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J Neurol Sci. 2014 Jan 15;336(1-2):122-6. doi: 10.1016/j.jns.2013.10.021. Epub 2013 Oct 22.

Comparison of the clinical profile of Parkinson's disease between Spanish and Cameroonian cohorts.

Author information

1
Neurology Department of Hospital Universitario Burgos, Spain. Electronic address: esthercubo@gmail.com.
2
Neurology Department Douala Laquintinie Hospital, Cameroon.
3
Research Unit, Alzheimer Center Reina Sofia Foundation, Carlos III Institute of Health, Madrid, Spain; National Center of Epidemiology and CIBERNED, Carlos III Institute of Health, Madrid, Spain.
4
National Center of Epidemiology and CIBERNED, Carlos III Institute of Health, Madrid, Spain.
5
Neurology Department of Hospital Universitario Burgos, Spain.
6
Medical School Universidad Complutense, Madrid, Spain.
7
Psychiatry Department, Douala Laquintinie Hospital, Cameroon.
8
Neurology Department, Hospital Clínico San Carlos, Madrid, Spain.

Abstract

BACKGROUND:

There are limited data in terms of the clinical profile of Parkinson's disease in sub-Saharan African patients.

OBJECTIVE:

To compare the clinical profile and access to standard antiparkinsonian therapies of a Cameroonian cohort of patients with an age, sex, and disease duration-matched Spanish cohort (Longitudinal Study of Parkinson's disease, ELEP).

METHODS:

Observational, cross-sectional design. Demographic data were collected and the following ELEP assessments were applied: Scales for Outcomes in Parkinson's disease (SCOPA) Motor, Autonomic, Cognition, Sleep and Psychosocial; Hoehn and Yahr staging; modified Parkinson Psychosis Rating Scale; Cumulative Illness Rating Scale-Geriatrics; Hospital Anxiety and Depression Scale; pain and fatigue visual analog scales; Zarit, and EuroQoL.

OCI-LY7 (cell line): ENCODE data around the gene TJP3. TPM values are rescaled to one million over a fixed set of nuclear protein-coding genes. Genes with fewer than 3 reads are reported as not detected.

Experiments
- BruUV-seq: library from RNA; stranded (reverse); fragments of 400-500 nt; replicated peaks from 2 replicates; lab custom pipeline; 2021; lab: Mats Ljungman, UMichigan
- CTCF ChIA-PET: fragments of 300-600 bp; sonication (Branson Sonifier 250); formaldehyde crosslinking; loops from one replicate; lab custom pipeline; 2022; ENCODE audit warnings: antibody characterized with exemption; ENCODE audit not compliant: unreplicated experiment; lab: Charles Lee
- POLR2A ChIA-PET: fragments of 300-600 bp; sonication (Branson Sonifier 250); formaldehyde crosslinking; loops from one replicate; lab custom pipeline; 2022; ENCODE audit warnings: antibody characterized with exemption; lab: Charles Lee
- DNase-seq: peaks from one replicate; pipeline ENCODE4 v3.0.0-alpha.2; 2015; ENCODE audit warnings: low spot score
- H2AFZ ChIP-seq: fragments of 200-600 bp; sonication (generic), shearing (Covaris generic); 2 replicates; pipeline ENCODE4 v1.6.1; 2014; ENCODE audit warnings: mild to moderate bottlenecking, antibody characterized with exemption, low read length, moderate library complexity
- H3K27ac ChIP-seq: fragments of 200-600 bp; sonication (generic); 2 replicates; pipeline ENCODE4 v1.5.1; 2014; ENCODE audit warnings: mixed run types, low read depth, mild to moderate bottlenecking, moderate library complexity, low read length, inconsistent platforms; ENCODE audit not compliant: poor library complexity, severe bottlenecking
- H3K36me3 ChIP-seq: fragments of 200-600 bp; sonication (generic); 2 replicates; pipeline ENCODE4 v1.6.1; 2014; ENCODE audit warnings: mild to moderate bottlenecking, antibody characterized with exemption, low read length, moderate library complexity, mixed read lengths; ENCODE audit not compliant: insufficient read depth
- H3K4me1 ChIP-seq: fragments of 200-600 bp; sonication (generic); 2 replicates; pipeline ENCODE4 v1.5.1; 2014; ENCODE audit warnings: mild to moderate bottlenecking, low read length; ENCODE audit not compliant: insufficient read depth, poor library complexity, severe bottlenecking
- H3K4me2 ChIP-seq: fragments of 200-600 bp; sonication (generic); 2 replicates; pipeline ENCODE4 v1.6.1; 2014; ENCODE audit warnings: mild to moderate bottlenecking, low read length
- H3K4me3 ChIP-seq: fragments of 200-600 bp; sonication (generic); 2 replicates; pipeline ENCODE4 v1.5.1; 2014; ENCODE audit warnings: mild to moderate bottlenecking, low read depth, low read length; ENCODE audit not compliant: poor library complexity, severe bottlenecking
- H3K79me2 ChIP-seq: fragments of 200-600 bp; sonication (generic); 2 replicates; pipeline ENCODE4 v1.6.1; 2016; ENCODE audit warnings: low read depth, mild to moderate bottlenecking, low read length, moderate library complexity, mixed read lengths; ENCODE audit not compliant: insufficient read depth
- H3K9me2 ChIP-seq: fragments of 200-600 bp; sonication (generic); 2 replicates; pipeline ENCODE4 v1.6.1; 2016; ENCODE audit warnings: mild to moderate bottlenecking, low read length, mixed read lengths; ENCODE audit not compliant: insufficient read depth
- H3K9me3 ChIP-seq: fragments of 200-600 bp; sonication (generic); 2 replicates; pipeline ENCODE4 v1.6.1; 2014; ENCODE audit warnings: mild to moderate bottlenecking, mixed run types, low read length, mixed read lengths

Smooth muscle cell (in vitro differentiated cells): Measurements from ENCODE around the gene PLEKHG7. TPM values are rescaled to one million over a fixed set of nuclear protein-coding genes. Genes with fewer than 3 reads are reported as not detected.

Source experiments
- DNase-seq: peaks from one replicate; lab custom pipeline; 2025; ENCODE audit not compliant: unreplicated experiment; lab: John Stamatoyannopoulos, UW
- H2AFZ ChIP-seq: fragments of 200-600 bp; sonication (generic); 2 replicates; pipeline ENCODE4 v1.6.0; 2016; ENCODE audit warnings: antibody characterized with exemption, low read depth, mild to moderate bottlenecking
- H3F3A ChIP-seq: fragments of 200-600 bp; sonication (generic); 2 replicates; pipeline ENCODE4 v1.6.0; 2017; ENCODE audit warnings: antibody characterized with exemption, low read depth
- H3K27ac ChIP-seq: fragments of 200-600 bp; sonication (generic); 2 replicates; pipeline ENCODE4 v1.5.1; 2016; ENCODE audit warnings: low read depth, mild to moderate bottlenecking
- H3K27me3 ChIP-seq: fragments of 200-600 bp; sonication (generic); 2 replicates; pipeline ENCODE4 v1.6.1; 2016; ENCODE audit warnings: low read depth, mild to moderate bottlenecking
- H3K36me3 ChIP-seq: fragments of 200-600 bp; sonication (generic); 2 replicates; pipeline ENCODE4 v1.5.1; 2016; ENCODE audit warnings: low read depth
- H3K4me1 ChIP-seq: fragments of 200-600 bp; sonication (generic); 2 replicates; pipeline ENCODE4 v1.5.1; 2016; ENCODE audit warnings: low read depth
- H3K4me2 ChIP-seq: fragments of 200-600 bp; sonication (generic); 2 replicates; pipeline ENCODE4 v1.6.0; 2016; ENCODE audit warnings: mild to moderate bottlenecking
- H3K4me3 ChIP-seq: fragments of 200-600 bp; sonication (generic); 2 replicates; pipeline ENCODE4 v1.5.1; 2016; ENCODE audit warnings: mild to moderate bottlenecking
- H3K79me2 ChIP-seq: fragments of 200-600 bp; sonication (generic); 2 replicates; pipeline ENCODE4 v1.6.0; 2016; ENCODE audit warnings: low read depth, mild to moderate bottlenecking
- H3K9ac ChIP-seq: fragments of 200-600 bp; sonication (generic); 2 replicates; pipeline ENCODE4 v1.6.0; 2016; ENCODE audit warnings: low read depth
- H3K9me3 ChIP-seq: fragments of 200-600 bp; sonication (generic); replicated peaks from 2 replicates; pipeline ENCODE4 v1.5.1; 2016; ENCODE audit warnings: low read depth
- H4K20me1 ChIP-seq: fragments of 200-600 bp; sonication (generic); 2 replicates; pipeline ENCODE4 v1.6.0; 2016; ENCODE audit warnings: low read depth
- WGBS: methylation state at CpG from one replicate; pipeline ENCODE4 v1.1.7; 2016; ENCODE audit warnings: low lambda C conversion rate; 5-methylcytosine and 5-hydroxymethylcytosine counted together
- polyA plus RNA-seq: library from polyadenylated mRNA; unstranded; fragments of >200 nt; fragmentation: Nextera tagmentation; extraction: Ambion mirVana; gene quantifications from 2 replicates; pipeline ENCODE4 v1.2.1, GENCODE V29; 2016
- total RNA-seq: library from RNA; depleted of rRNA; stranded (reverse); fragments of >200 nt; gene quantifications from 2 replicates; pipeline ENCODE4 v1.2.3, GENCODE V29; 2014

RESULTS:

74 patients with idiopathic Parkinson's disease were included (37 from each country) with a mean age of 64.4±10.5 years old, 70.3% males, and mean disease duration of 5.6±5.9 years. Compared to the Spanish cohort, Cameroonians were intermittently treated, less frequently received dopaminergic agonists (p<0.001), had a trend for taking lower doses of levodopa (p=0.06), and were more frequently on anticholinergics (p<0.0005). Cameroonians were more severely impaired in terms of motor (Hoehn Yahr stage, p=0.03; SCOPA-Motor, p<0.001), cognitive status (p<0.001), anxiety and depression (p<0.001), psychosis (p=0.008), somnolence, fatigue and pain (p<0.001, respectively), caregiver burden (p<0.0001), and quality of life (p=0.002). Instead, autonomic, comorbidity, and nocturnal sleep problems were similarly found.

CONCLUSIONS:

Limited and intermittent access to dopaminergic drugs has a negative impact on motor symptoms, nonmotor symptoms and quality of life in patients with Parkinson's disease and their caregivers.

KEYWORDS:

Africa; Cognition; Dopamine; Epidemiology; Motor; Neurodegenerative diseases; Nonmotor symptoms; Parkinson's disease

PMID:
24183853
DOI:
10.1016/j.jns.2013.10.021
[Indexed for MEDLINE]
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